Here's the key level to watch in Home Depot as stock mounts a comeback: Trader

Home Depot shares could be building toward a breakout.

That’s founder Todd Gordon’s latest call on the home improvement retailer’s stock, which has lost steam in the month after its most recent earnings report as shareholders worried about margin pressures, tied in part to the company’s $11 billion “One Home Depot” project meant to overhaul its online and in-store shopping experiences.

Even though Home Depot’s stock has fallen nearly 8% since it released its fiscal third-quarter results, its declines should be used to investors’ advantage, Gordon said Tuesday on CNBC’s “Trading Nation.”

The “One Home Depot” plan “should increase and make operations more efficient going forward,” Gordon said. “So, I do like the pullback here. I think it’s a short-term blip in an otherwise very strong uptrend.”

In addition to buying shares of Home Depot on its recent pullback, Gordon also liked the idea of using the options market to boost his potential gains.

“You can see that we obviously have a very, very strong uptrend here in Home Depot,” Gordon said, citing the chart. “Even in 2019, we could identify a pullback towards uptrend support here if we connect these lows.”

Having confirmed several floors of support including its 200-day moving average, displayed in red in the chart above, Home Depot’s action in recent weeks suggests the stock will at least stay above a key level, the trader said.

“You have a lot of support down into the 210 area, and as we zoom in even further, you can see that Home Depot has kind of dropped down into that [level] … several times to break through support,” Gordon said. “Buyers have stepped in, defended that level, and we’re starting to push higher.”

Home Depot opened above the $218 level on Wednesday after overcoming that area of resistance in Tuesday’s trading session.

But Gordon was anticipating a push even higher for the stock, possibly back to its early November highs.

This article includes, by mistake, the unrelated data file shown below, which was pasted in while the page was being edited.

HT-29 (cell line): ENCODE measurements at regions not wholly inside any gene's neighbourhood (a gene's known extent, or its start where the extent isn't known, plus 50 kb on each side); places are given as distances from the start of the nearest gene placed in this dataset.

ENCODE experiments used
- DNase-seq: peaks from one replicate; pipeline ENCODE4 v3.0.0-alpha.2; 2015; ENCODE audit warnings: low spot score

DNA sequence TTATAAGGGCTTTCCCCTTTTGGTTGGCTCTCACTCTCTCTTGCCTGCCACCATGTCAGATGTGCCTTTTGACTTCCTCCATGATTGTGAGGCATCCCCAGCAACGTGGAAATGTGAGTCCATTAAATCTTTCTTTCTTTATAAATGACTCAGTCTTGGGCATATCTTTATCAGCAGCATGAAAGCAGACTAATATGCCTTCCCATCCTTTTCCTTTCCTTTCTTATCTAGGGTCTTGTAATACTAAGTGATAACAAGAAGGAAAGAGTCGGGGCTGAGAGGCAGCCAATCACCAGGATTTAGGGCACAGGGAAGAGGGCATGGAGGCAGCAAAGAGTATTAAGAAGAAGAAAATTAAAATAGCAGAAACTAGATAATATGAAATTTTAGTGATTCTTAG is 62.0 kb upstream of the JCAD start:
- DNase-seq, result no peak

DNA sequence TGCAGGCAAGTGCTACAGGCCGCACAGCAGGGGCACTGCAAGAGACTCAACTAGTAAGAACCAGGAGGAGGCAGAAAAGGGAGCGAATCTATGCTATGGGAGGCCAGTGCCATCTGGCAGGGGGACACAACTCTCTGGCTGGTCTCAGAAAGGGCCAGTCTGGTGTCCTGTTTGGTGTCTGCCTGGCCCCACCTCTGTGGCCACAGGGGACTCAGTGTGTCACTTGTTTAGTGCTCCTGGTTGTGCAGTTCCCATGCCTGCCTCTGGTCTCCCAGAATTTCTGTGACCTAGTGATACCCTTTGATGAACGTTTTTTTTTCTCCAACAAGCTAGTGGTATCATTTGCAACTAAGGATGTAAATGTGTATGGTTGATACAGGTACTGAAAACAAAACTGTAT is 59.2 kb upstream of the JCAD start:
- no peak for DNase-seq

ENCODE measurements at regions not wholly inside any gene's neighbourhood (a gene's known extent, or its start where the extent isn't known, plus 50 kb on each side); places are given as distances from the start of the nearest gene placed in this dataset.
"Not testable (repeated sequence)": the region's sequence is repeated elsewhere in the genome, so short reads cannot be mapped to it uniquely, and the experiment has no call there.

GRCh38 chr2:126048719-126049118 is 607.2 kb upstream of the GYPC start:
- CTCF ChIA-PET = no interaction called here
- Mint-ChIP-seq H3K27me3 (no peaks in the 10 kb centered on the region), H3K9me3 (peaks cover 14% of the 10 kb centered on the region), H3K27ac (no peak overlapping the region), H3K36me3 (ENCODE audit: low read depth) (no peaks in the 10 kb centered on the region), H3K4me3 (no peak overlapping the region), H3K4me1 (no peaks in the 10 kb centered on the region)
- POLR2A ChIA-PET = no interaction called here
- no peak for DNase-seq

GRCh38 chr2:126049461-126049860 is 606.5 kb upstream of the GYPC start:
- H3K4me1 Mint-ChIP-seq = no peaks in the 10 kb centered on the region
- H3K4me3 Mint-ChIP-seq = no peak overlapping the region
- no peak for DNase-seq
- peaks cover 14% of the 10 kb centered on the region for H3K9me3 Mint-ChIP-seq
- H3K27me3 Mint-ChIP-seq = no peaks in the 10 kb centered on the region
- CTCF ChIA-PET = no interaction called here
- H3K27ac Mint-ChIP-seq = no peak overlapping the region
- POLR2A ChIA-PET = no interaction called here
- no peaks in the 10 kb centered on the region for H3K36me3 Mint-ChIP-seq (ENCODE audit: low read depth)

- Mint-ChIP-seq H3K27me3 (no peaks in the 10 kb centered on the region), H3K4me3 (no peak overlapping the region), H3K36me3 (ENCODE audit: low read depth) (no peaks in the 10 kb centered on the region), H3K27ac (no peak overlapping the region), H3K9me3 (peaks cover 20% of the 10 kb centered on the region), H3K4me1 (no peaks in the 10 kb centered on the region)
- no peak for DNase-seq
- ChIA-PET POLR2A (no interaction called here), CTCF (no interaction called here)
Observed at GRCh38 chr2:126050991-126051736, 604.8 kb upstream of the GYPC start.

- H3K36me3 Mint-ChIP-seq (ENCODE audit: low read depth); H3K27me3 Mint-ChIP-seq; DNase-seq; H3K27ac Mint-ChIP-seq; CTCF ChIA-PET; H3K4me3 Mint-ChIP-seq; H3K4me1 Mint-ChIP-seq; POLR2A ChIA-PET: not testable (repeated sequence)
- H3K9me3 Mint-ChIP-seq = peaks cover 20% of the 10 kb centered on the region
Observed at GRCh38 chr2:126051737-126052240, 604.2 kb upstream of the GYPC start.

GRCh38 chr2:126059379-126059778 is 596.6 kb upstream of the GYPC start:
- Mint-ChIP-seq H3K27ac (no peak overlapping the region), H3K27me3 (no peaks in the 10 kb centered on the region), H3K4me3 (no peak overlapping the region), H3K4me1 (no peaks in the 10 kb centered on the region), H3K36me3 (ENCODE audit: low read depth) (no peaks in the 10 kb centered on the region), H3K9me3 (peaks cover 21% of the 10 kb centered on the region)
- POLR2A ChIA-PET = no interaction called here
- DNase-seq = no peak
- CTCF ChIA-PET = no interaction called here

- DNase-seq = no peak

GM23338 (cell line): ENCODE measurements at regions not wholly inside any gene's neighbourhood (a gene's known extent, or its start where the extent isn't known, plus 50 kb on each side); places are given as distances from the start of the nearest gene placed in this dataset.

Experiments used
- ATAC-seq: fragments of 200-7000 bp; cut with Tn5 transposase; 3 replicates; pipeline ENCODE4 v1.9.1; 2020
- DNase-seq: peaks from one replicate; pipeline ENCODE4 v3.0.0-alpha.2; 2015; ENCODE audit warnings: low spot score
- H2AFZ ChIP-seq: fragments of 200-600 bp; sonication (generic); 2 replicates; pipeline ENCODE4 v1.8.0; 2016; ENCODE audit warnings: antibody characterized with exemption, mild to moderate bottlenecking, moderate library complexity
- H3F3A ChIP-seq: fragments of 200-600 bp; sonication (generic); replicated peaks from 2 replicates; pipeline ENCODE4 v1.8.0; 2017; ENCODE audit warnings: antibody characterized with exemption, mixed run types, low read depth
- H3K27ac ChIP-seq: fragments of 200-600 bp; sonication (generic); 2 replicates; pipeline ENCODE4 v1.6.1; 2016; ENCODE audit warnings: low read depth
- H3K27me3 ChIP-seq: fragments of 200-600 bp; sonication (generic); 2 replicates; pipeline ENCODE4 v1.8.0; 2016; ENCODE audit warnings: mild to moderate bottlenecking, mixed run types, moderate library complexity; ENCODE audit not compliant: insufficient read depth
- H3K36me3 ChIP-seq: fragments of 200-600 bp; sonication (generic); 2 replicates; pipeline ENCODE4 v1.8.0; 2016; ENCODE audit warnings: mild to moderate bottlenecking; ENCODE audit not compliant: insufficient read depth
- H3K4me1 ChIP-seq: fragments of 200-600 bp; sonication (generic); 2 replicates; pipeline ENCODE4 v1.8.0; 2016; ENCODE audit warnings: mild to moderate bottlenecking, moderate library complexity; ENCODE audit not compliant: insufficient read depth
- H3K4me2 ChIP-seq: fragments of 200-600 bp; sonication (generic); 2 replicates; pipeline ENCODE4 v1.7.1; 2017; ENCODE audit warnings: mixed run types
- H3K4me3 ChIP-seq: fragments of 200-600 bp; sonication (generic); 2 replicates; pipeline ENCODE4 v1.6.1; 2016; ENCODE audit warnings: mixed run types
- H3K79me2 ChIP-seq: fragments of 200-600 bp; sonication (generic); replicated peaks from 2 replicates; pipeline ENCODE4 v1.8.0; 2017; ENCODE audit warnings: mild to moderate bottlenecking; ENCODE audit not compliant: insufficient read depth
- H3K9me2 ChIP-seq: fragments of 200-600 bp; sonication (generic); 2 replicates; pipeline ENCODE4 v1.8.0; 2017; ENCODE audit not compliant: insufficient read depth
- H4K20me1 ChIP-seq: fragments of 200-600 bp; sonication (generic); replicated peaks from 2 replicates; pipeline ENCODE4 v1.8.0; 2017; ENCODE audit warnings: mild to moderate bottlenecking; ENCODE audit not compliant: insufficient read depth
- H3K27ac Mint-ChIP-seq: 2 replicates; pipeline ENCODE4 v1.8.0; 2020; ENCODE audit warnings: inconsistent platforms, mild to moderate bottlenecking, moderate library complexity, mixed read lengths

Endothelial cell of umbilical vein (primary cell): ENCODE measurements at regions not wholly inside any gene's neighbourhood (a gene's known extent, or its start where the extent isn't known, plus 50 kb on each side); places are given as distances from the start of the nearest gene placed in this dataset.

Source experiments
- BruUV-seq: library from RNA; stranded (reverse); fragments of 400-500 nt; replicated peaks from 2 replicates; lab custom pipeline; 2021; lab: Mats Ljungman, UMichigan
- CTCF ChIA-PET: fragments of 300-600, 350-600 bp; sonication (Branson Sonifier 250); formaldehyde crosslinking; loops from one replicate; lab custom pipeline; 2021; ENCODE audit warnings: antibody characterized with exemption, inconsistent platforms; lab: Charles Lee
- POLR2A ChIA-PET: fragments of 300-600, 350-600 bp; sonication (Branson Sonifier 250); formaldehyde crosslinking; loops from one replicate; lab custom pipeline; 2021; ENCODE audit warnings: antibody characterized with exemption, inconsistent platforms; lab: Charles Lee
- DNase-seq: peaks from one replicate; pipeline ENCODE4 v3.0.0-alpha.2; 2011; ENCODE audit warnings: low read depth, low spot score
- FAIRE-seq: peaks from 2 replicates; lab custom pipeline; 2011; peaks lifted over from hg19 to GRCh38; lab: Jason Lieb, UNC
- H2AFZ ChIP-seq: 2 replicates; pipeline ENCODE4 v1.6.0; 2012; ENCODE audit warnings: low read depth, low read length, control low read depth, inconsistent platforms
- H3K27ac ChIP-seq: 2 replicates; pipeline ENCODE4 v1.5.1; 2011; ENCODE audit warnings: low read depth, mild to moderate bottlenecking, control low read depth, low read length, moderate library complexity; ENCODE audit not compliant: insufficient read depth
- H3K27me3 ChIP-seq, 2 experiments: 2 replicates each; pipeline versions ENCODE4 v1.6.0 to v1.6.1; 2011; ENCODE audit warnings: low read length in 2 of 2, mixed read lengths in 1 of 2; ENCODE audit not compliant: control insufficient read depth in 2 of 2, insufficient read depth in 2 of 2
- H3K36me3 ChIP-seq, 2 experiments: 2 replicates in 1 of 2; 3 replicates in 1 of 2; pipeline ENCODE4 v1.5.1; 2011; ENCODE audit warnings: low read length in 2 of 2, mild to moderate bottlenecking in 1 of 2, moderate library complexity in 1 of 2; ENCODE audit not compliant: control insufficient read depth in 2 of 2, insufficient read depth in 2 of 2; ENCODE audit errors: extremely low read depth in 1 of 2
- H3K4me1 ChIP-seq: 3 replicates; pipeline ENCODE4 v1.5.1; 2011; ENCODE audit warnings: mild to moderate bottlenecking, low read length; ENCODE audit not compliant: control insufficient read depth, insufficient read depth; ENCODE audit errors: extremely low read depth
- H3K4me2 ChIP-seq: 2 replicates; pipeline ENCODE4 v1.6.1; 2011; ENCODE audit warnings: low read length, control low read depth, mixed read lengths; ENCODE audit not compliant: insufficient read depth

“We have another resistance [level] to contend with around 224. I think that’s all quite doable, and … the prize that we might be targeting would be this gap close from that November earnings all the way up around the old highs around 240,” he said. “I don’t know if we’ll get that full push, but it certainly looks like we could at least break through this resistance and potentially move into the 230 mark.”

The way Gordon chose to capitalize on that prediction — which could mean new all-time highs for the stock — was by buying call options, or making a bullish bet, on Home Depot’s trajectory through the end of March.

“The option trade that I have ready for you guys will likely benefit even if we move up to that 230 mark,” Gordon said. “[I’m] going out into the March monthlys, we’re going to be buying the 225 call strike [and] selling the 235 call strike, which, again, would correspond to that gap close.”

That represents a bet that Home Depot will rise between about 3% and 7% by the end of March and, at the time of the trade, cost Gordon roughly $3.31, or $331 per spread, to execute.

“That’s all you can risk on this particular trade. Now, the way we like to position-size is that we generally try to risk about half of what we pay in terms of the debit. So, 330 cut in half roughly becomes $1.65 or $165 per option spread that you have at risk,” he said, adding that investors must “be sure to position-size such that you are in line with your risk tolerance.”

The trader’s one caveat was tied to the retailer’s next earnings report.

“We do have earnings coming up at the end of February, so we’ll decide if we want to carry this trade through earnings depending on how this overall trade is developing, but for now, we’re ready to go,” Gordon said.



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